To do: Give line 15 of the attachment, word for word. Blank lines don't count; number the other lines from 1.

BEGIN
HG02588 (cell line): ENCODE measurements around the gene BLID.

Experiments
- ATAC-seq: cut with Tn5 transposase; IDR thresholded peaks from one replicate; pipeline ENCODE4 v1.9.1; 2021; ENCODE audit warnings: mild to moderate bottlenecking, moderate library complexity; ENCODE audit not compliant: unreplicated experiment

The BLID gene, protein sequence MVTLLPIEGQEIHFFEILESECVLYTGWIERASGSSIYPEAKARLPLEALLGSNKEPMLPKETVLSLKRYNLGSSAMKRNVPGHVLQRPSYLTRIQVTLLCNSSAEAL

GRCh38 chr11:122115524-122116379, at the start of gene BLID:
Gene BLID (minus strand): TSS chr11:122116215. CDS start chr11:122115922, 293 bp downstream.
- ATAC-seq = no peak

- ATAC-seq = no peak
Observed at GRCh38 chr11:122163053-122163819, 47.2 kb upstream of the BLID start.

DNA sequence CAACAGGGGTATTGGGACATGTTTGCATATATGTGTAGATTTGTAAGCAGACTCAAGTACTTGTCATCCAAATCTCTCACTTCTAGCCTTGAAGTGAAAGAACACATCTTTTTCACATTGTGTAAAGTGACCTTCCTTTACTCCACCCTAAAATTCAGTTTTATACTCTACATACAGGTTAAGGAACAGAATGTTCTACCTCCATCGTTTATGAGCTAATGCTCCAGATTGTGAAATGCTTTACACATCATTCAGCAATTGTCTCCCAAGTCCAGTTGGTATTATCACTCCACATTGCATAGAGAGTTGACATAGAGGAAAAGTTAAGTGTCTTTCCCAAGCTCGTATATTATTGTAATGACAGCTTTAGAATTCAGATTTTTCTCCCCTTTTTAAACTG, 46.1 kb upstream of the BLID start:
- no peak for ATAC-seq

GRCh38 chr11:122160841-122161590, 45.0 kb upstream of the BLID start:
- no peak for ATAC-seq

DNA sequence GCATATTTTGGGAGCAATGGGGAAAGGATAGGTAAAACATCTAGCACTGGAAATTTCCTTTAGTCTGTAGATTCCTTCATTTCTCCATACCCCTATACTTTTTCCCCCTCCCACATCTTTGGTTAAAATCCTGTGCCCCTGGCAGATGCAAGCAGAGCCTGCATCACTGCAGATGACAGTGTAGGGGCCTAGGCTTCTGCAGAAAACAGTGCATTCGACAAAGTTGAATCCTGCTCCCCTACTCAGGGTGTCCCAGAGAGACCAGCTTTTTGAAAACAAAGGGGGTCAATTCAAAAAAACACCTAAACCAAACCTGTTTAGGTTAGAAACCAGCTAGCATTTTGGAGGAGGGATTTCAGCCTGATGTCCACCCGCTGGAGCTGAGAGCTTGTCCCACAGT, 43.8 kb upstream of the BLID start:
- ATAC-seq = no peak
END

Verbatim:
- ATAC-seq = no peak